The diplomat added that Iran has been informed of Egyptian President Mohammed Morsi's decision to participate in the summit. Iranians have responded positively to a proposal by the Egyptian president aimed at forming a new regional contact group to tackle the Syrian crisis. The group would include Saudi Arabia, Iran, Turkey and Egypt. Some concerned parties suggested that this group be expanded to include "sponsors," that is, the US and Russia. However, others prefer that it remains limited to regional parties, provided it receives regional and international coverage and assumes responsibility in forging a vision for solving the Syrian crisis.

Furthermore, the diplomat expects that the Egyptian proposal will be further discussed during the next Security Council meeting. It is likely that Cairo will host this meeting, since it serves as the best location for the proposed group of countries. The group would be responsible for laying out a road map that would be accepted by the Syrian regime as well as the opposition, including groups based in Syria and abroad. A transitional period must be at the heart of this plan. An unconditional national dialogue must be held and followed by the formation of a national unity government. Legislative elections ought to be carried out to form a legislative or constituent council that would be charged with drafting a new constitution.

According to the Lebanese source, "the main points that can be inferred in advance of the Tehran summit are the following:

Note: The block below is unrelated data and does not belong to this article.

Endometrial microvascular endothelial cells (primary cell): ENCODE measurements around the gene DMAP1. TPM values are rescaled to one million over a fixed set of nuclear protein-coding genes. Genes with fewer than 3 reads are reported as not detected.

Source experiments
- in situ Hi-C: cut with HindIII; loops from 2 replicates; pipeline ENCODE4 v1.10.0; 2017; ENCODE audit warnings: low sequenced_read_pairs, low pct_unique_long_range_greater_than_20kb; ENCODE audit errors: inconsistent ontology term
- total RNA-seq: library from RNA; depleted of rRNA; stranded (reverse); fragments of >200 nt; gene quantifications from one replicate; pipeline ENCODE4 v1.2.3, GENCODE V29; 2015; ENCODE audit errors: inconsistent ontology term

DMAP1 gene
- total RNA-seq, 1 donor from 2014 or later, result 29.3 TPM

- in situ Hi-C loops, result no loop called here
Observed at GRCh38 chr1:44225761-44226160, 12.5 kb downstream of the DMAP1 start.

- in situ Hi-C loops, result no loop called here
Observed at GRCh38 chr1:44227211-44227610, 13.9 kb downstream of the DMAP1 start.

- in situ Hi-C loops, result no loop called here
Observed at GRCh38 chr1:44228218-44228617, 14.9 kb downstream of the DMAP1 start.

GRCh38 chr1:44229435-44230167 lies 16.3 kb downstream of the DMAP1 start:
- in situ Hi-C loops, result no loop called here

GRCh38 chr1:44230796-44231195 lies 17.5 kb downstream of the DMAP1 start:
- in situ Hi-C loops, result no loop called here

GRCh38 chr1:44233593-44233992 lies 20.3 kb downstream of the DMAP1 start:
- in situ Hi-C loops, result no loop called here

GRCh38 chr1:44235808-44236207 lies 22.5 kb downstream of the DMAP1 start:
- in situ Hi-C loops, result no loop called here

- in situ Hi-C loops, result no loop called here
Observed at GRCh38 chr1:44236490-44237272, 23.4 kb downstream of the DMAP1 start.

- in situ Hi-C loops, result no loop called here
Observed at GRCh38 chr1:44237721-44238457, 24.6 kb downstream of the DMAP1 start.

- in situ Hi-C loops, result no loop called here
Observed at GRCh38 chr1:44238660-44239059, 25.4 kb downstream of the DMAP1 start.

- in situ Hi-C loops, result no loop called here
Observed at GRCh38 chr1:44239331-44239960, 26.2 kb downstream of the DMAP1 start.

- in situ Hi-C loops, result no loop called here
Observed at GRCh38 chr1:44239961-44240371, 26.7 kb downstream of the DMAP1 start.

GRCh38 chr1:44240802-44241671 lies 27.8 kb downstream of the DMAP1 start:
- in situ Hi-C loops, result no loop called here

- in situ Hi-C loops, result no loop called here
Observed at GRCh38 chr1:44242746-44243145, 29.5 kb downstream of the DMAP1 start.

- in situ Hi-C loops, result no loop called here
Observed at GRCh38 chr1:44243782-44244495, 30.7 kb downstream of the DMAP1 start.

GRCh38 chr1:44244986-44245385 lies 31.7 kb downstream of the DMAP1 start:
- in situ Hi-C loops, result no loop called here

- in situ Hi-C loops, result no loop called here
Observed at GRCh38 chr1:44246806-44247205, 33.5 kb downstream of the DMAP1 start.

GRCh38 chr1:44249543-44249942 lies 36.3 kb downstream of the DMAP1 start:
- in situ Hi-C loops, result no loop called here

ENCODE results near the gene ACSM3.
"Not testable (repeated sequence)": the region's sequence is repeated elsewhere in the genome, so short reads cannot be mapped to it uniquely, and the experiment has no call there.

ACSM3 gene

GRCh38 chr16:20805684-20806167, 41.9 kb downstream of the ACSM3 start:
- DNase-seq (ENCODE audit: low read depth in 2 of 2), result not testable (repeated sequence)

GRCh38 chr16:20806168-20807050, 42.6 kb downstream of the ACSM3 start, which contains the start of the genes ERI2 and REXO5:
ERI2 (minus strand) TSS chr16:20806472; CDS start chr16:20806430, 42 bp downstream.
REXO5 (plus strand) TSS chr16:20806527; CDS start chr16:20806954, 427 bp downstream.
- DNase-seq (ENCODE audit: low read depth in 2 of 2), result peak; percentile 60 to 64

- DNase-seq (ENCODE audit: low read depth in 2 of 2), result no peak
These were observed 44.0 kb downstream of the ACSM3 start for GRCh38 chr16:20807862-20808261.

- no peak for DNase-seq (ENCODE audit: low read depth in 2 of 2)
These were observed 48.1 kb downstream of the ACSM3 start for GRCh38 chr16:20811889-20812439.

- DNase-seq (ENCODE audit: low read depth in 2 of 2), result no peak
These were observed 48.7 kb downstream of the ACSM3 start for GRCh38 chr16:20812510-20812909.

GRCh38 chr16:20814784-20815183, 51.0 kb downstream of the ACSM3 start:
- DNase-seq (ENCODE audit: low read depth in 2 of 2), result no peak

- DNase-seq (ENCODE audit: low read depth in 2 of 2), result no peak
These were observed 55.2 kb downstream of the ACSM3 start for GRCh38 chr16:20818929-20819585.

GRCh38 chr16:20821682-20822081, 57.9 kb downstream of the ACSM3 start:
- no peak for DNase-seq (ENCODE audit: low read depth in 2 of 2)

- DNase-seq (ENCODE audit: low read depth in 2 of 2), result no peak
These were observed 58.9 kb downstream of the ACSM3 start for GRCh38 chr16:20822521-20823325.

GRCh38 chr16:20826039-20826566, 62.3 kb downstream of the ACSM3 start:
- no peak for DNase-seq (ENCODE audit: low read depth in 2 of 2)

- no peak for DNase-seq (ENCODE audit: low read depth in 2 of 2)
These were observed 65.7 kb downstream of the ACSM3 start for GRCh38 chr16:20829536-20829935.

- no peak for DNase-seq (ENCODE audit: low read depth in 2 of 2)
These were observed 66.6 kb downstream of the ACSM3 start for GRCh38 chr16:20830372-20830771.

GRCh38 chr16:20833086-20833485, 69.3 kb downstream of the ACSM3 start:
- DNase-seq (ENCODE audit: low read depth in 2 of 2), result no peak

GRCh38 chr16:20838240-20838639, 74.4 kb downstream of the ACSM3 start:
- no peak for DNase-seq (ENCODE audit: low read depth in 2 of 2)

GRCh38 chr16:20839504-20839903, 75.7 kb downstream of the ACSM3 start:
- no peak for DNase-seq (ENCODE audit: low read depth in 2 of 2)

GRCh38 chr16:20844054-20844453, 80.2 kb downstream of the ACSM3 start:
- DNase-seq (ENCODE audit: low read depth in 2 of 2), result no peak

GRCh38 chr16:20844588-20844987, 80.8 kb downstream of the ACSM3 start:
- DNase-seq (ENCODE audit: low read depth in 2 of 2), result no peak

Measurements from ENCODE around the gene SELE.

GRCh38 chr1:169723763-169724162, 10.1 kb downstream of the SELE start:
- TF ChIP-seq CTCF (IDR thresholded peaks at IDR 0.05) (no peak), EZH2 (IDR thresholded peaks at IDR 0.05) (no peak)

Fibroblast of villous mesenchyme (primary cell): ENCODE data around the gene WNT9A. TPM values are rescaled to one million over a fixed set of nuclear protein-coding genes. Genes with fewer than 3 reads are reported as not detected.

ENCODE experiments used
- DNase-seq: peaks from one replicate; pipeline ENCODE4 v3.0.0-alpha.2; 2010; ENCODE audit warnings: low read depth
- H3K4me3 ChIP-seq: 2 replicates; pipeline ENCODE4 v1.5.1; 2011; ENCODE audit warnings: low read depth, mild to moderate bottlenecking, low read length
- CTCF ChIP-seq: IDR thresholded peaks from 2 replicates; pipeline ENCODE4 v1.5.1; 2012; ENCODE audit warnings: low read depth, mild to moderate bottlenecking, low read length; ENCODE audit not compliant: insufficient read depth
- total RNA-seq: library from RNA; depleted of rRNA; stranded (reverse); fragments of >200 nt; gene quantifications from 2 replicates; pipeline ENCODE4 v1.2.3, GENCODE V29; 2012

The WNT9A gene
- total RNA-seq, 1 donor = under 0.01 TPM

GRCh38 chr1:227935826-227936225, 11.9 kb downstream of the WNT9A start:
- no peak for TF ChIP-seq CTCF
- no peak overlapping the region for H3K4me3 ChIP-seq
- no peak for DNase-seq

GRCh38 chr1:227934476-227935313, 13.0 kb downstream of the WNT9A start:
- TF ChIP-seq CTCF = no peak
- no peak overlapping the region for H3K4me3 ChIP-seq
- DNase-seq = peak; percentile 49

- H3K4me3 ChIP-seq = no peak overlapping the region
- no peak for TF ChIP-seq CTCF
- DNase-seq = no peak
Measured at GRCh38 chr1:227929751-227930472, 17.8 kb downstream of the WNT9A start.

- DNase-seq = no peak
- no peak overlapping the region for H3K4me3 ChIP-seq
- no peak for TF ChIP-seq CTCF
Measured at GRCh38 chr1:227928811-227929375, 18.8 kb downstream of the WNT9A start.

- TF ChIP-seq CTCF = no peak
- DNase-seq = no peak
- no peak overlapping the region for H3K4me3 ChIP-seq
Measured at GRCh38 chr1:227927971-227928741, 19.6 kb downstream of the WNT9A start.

1- Iran is not isolated. It is present and plays a role on the international level.
2- Iran has channels of communications with the world, including the West, either directly or indirectly.
3- Iran is trying to gauge how far it can go in persuading the states to take clear and critical decisions regarding Syria, the Iranian nuclear dossier and relations with the Gulf.
4- Iran, especially Iranian President Mahmoud Amhadinejad, will take advantage of the summit to showcase the genuine Iranian desire to hold dialogue with the Arab states (the GCC, in particular). This would reflect Iran's position: whether it is embarking on the path of negotiations with the Arab world, or it is heading toward a blurry collision that would require additional work in order to determine what is actually happening on the regional landscape."